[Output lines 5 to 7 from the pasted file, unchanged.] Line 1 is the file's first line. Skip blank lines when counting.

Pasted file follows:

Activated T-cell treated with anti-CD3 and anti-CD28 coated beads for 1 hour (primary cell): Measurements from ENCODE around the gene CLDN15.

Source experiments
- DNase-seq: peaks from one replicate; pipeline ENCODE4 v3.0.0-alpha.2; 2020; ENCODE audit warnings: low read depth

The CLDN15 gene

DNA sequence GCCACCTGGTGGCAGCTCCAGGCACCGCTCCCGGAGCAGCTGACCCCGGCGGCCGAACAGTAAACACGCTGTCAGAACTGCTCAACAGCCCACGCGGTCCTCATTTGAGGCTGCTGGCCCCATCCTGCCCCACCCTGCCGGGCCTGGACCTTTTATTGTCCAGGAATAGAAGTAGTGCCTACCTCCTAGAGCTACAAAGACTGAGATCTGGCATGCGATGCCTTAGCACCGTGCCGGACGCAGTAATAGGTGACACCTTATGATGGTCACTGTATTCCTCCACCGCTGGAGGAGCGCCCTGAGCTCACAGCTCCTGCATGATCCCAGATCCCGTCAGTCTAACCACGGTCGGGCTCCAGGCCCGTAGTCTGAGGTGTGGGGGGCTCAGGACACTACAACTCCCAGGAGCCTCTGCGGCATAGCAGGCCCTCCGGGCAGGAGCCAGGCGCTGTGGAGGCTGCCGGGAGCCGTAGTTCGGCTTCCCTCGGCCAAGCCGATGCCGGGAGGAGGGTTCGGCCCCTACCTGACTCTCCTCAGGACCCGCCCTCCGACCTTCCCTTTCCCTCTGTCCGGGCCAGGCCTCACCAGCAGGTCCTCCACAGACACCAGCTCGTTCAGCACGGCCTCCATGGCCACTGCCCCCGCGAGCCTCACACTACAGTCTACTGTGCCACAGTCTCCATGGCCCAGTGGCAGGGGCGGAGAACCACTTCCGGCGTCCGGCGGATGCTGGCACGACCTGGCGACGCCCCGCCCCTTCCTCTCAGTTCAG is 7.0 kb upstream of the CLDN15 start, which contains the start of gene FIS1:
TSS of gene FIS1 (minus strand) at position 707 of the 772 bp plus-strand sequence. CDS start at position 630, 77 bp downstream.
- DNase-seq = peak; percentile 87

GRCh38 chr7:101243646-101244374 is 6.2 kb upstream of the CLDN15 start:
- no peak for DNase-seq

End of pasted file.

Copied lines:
DNA sequence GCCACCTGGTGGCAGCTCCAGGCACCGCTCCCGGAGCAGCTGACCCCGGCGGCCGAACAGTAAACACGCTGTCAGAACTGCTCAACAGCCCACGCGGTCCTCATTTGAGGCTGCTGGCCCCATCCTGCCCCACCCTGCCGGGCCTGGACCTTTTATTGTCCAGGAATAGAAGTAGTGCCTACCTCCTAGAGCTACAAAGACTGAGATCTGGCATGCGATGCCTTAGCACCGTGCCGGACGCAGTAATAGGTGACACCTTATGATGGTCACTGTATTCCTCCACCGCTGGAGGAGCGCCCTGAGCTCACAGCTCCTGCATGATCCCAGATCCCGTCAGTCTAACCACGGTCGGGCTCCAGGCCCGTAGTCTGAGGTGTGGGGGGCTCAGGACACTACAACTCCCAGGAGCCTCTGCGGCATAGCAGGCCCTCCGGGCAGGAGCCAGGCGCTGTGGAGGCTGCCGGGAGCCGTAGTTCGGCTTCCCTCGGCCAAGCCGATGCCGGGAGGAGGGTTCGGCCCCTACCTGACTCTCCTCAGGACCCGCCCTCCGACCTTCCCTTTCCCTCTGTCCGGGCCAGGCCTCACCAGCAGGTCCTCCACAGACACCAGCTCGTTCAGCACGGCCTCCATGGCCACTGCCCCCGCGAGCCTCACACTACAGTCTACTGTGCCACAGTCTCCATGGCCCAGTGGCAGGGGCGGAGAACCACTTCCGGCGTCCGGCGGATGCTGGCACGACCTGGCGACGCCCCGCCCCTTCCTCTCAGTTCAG is 7.0 kb upstream of the CLDN15 start, which contains the start of gene FIS1:
TSS of gene FIS1 (minus strand) at position 707 of the 772 bp plus-strand sequence. CDS start at position 630, 77 bp downstream.
- DNase-seq = peak; percentile 87